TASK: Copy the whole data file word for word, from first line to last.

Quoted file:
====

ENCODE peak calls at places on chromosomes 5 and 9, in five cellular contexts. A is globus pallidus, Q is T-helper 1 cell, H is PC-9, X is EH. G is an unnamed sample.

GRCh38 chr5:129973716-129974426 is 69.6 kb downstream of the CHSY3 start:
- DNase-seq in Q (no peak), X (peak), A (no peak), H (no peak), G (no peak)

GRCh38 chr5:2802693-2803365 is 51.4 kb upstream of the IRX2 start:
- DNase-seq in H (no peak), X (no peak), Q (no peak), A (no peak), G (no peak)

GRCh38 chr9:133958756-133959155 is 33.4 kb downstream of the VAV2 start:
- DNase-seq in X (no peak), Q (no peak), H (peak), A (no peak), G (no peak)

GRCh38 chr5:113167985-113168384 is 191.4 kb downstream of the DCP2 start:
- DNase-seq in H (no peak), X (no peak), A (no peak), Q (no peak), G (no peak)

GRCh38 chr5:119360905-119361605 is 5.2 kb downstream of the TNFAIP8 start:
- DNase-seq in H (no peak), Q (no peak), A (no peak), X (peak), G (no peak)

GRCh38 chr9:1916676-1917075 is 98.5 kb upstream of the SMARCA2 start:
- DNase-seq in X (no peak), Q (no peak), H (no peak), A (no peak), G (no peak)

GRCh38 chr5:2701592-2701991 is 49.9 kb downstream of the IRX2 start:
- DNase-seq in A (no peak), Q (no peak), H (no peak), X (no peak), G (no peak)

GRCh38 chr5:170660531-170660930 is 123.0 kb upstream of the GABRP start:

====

ENCODE peak calls at places on chromosomes 5 and 9, in five cellular contexts. A is globus pallidus, Q is T-helper 1 cell, H is PC-9, X is EH. G is an unnamed sample.

GRCh38 chr5:129973716-129974426 is 69.6 kb downstream of the CHSY3 start:
- DNase-seq in Q (no peak), X (peak), A (no peak), H (no peak), G (no peak)

GRCh38 chr5:2802693-2803365 is 51.4 kb upstream of the IRX2 start:
- DNase-seq in H (no peak), X (no peak), Q (no peak), A (no peak), G (no peak)

GRCh38 chr9:133958756-133959155 is 33.4 kb downstream of the VAV2 start:
- DNase-seq in X (no peak), Q (no peak), H (peak), A (no peak), G (no peak)

GRCh38 chr5:113167985-113168384 is 191.4 kb downstream of the DCP2 start:
- DNase-seq in H (no peak), X (no peak), A (no peak), Q (no peak), G (no peak)

GRCh38 chr5:119360905-119361605 is 5.2 kb downstream of the TNFAIP8 start:
- DNase-seq in H (no peak), Q (no peak), A (no peak), X (peak), G (no peak)

GRCh38 chr9:1916676-1917075 is 98.5 kb upstream of the SMARCA2 start:
- DNase-seq in X (no peak), Q (no peak), H (no peak), A (no peak), G (no peak)

GRCh38 chr5:2701592-2701991 is 49.9 kb downstream of the IRX2 start:
- DNase-seq in A (no peak), Q (no peak), H (no peak), X (no peak), G (no peak)

GRCh38 chr5:170660531-170660930 is 123.0 kb upstream of the GABRP start: